Shakuntala Bhandarkar found it difficult to hold back her tears as she spoke about her husband, Lt Col Ajit Bhandarkar, who sacrificed his life for the nation.
Shakuntala Bhandarkar found it difficult to hold back her tears as she spoke about her husband, Lt Col Ajit Bhandarkar, who sacrificed his life for the nation in the Kargil war on October 31, 1999.
It has been 10 years since Ajit’s death, but for Shakuntala, the pain is as raw as yesterday’s. Things became even difficult as she had to wage a lone struggle to bring up her two sons, Akshay and Nirbhay, now studying in class 10 and class 12 respectively.
Lt Col Ajit Bhandarkar was shot dead by militants 10 years back during a search operation. He was posted at Faizlabad and was a part of the team of Operation Rakshak and operation Vijay.
Ironically, Ajit was killed on his 40th birthday.Recalling the trauma, Shakuntala said, “Ajit’s death created a vacuum in my life. It seems like a nightmare. I had spoken to him on October 30, 1999 and the very next day, I got the news of his death. Our children were too small at that time to understand what had happened. They hardly remember him. I keep telling them about their father even now.”
Shakuntala Bhandarkar was felicitated by Dr Mahesh Joshi, senior director, Doordarshan and Col (Ret) CM Uthaiah. This war widow, who moved to Bangalore from Delhi after Ajit’s death, is now working as a teacher in the Army Public School in the city.
Talking at the felicitation programme, Shakuntala said that the lives lost in Kargil war cannot be brought back. “We have paid a hefty price. Even if they give me lots of money, they cannot bring back my husband. They cannot bring back my life,” she said.
However even though the war has taken away one of the most precious person from her life, Shakuntala admits that being in the army is an honour and even she had wanted to join it, following Ajit’s death. However, she couldn’t fulfil her dream as she had crossed the age limit.
“Apart from the personal life and our professional work, every individual has a moral responsibility to society. We have to make this county, this world a peaceful place that is devoid of wars and violence,” she said. She thanked the army for its support to the bereaved family.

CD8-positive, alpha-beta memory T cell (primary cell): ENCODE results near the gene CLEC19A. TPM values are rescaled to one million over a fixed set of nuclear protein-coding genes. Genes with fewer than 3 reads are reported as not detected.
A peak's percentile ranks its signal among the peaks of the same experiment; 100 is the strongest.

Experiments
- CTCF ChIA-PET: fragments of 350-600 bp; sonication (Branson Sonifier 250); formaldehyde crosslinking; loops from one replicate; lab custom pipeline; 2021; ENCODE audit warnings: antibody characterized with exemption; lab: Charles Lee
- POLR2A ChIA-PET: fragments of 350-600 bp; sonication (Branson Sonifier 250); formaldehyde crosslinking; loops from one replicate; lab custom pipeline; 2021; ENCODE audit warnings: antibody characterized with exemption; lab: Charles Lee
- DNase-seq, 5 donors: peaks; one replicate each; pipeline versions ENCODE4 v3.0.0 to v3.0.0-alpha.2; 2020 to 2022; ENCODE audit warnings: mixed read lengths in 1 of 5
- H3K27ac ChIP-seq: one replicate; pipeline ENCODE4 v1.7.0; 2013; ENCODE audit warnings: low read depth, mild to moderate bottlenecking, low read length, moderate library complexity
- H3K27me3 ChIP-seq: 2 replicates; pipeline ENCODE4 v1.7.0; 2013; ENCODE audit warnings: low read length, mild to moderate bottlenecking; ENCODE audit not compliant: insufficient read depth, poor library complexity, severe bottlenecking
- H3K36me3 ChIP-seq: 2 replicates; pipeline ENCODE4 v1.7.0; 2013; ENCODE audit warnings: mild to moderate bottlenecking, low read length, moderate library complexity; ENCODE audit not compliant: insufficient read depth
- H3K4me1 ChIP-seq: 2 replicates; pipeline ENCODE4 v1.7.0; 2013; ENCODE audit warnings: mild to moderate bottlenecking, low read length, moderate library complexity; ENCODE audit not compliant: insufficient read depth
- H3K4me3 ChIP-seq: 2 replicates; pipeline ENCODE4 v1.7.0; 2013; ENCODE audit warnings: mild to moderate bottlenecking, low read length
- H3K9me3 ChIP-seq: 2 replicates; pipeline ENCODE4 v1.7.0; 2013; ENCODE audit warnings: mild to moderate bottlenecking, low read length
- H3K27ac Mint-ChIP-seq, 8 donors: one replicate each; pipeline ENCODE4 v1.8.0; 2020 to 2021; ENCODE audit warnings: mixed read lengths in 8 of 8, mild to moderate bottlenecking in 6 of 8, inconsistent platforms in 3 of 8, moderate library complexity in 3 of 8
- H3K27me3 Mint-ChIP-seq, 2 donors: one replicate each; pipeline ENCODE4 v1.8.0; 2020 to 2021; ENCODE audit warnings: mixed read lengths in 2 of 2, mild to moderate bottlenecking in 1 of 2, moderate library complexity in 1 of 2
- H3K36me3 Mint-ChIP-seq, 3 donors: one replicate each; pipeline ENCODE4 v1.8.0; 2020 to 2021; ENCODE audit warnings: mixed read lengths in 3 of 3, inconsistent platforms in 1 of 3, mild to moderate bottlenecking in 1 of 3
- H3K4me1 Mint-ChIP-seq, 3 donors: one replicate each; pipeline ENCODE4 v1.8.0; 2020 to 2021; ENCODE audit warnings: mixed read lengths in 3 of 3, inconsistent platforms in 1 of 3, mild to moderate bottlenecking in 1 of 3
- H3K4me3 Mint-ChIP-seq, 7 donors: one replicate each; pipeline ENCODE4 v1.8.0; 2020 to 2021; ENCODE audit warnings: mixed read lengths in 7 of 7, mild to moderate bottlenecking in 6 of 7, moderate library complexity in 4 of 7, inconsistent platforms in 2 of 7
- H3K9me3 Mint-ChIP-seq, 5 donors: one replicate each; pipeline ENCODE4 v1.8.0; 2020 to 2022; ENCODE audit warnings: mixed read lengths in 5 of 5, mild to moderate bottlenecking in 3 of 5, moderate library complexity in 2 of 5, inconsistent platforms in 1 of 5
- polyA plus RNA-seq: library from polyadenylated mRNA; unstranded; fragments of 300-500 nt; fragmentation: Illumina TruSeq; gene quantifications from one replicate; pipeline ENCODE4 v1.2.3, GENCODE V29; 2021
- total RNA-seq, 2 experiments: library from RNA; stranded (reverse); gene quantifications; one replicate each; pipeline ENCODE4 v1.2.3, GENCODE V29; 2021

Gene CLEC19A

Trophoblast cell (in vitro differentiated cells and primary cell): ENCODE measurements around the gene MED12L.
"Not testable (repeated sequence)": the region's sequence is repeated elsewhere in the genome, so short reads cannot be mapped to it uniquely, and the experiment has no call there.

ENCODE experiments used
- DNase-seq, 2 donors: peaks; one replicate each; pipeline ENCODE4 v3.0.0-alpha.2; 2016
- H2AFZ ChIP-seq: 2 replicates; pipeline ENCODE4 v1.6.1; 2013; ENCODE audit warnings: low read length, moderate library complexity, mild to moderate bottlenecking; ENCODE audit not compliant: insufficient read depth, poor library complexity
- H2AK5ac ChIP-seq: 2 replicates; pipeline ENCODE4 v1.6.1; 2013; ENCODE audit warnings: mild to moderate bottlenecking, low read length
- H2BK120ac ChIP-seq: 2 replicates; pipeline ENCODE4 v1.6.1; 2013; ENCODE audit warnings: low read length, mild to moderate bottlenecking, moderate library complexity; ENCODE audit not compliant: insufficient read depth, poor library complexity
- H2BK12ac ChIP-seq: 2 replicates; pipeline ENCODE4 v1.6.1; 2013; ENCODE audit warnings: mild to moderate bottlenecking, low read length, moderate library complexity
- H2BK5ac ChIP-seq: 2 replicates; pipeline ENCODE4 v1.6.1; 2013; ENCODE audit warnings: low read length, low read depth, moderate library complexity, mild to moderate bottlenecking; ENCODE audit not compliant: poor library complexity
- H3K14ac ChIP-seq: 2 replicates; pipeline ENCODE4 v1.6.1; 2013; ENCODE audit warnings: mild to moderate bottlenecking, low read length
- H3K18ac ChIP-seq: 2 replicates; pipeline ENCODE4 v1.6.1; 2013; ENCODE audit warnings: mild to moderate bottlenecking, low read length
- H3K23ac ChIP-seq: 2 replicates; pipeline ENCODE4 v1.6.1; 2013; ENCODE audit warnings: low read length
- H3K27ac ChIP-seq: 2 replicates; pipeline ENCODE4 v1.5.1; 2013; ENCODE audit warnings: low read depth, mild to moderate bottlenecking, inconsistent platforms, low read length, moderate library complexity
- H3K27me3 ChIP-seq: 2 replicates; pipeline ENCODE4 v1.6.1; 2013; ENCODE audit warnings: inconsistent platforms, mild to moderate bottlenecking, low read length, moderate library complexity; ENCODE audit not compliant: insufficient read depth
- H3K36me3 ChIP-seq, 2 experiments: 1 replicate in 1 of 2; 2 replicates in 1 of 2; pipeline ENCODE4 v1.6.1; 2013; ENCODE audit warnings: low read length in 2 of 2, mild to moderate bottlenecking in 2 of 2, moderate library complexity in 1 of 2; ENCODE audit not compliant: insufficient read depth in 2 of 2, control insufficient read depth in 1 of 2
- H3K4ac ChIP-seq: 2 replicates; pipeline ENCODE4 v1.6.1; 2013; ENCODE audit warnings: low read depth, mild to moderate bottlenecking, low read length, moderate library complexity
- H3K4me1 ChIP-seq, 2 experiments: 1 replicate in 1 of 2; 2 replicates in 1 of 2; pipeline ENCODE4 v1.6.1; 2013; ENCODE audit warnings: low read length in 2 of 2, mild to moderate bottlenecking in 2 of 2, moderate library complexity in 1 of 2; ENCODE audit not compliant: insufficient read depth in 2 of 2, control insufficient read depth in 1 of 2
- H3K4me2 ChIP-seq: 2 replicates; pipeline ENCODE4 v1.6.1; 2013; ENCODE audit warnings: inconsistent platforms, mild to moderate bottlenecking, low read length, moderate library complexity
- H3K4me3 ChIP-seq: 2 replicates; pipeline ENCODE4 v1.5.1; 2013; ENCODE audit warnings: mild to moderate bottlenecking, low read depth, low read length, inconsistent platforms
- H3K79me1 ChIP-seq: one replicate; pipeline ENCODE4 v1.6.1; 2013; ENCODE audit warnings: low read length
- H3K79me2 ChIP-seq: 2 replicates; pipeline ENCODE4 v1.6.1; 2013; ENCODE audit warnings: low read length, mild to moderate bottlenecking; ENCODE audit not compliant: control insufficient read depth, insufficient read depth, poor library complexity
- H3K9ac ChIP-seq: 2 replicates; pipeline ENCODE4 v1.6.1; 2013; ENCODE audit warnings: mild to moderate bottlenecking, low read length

With Ajit, the family had travelled across the country — Pune, Indore, Sikkim, Tamil Nadu and Delhi. “After his retirement, we were planning to come back to Karnataka. So, now I am here,” said Shakuntala.
The undying passion to serve the nation seems to have been inherited by their sons. Elder son Nirbhay has already said that he aims to join the army. “I will never stop him,” said Shakuntala.
However, she feels that India should be prepared so that it is not caught on the backfoot by a Kargil-like situation in future. “In case of a war, the government blames the army and the army blames the intelligence and the blame-game just continues. But we should not let another Kargil war to happen,” she said.
Col MM Ravi (Retired), who was honoured with Veera Chakra, said that the government should not wait for people to approach them for help. As a matter of policy, they have to help those army families who have lost their beloved ones during a war.
The flags of honour Foundation
On the occasion of 10th anniversary of Kargil Vijay Divas and in an effort to serve and support the families of the martyrs of the military, paramilitary and the police forces of India, member of Parliament Rajeev Chandrasekhar launched the Flags of Honour foundation.
The council of advisors of Flags of Honour comprises air chief marshal FH Major (retd), Lt Gen Satish Nambiar (retd), air chief marshal Mc Mahon (Retd), air commodore MK Chandrasekhar (retd), commodore Franklin (retd), Subhashini Vasanth, Manvendra Singh, ex member of Parliament, Sajjan Poovayya , chairman of FICCI (Karnataka State Council), Lt Col Mohanlal and Rajeev Chandrasekhar, member of Parliament.
The loss of a lifetime
On Saturday, the Flags of Honour foundation in the city honoured the family of Jo Janthomas, a commanding officer of Rastriya Rifles in Indian Defence Service, who was shot dead by a terrorist group in Kupwara in 2008.
His wife Beena, daughter Meghana and his son Thilemom, were also given a sum of Rs5 lakh.
“I don’t know what is there in the minds of those terrorists. What I know is the fact that I lost my dad because of them and that we are still not able to cope with the tragedy. With time, the intensity of the pain may reduce, but it’s an irreparable loss for our family,” said 19-year-old Meghana
His wife Beena, who started teaching at Army Public School after Janthomas’s death, said that terrorism is ruining India. “Many children have lost their fathers, many parents have lost their sons and many women have been widowed. Do we need such distortions?” asked Beena.